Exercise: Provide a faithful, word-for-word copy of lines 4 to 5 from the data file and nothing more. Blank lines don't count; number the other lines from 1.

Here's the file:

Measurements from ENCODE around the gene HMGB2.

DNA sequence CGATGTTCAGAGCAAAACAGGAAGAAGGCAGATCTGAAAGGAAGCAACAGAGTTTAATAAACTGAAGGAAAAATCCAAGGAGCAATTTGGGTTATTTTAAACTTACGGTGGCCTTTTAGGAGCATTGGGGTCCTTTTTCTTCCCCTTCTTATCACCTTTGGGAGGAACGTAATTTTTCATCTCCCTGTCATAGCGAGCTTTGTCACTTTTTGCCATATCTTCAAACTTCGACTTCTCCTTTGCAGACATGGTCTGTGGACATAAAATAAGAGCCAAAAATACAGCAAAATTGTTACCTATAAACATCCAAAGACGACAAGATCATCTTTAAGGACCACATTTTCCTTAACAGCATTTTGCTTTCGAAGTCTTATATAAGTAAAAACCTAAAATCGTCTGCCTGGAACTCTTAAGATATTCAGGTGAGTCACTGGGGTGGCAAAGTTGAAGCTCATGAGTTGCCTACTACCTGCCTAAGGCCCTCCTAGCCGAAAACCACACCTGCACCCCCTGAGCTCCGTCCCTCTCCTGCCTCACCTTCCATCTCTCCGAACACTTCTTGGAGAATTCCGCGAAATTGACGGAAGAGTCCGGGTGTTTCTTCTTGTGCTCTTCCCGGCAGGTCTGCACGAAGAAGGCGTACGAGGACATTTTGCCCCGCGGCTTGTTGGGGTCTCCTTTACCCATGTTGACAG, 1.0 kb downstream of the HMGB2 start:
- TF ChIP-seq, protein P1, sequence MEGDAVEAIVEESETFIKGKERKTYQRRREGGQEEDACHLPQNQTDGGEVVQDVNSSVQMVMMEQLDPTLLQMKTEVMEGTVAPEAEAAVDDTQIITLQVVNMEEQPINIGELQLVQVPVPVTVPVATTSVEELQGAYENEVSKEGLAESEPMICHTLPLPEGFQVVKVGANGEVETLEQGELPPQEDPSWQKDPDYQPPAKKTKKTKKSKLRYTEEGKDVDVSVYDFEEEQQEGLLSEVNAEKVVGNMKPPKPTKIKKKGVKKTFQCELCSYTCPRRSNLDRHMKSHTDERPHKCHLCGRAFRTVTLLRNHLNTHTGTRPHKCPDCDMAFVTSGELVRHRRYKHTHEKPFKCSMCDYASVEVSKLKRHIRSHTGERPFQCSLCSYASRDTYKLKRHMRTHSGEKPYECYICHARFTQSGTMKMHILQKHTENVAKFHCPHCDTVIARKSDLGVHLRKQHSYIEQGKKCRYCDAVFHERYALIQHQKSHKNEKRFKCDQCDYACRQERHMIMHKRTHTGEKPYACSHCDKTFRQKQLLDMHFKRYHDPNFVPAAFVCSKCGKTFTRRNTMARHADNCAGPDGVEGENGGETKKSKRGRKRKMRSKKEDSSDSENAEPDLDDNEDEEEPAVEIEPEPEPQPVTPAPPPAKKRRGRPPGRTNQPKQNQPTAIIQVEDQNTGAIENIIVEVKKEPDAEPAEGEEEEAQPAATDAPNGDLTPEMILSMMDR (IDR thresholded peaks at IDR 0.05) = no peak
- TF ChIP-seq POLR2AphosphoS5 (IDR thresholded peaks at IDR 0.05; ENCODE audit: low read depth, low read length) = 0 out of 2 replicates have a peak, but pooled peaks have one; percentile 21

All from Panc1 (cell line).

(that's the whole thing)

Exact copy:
- TF ChIP-seq POLR2AphosphoS5 (IDR thresholded peaks at IDR 0.05; ENCODE audit: low read depth, low read length) = 0 out of 2 replicates have a peak, but pooled peaks have one; percentile 21

All from Panc1 (cell line).